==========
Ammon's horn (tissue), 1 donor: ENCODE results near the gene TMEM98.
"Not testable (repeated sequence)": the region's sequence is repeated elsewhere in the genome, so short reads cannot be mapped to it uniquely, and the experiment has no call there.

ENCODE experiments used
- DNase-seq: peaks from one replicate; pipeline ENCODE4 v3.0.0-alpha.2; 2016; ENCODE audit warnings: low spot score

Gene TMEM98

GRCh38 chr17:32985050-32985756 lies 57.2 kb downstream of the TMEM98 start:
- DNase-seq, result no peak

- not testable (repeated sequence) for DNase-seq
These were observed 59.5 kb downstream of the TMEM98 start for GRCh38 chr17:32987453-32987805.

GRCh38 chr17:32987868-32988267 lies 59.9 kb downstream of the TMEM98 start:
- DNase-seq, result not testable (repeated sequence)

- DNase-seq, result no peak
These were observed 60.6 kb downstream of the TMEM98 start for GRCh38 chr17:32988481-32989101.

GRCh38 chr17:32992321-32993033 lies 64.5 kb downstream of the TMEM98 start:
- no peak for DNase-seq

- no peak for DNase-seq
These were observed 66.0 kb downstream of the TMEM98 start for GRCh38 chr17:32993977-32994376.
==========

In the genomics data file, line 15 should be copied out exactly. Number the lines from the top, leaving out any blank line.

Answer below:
- no peak for DNase-seq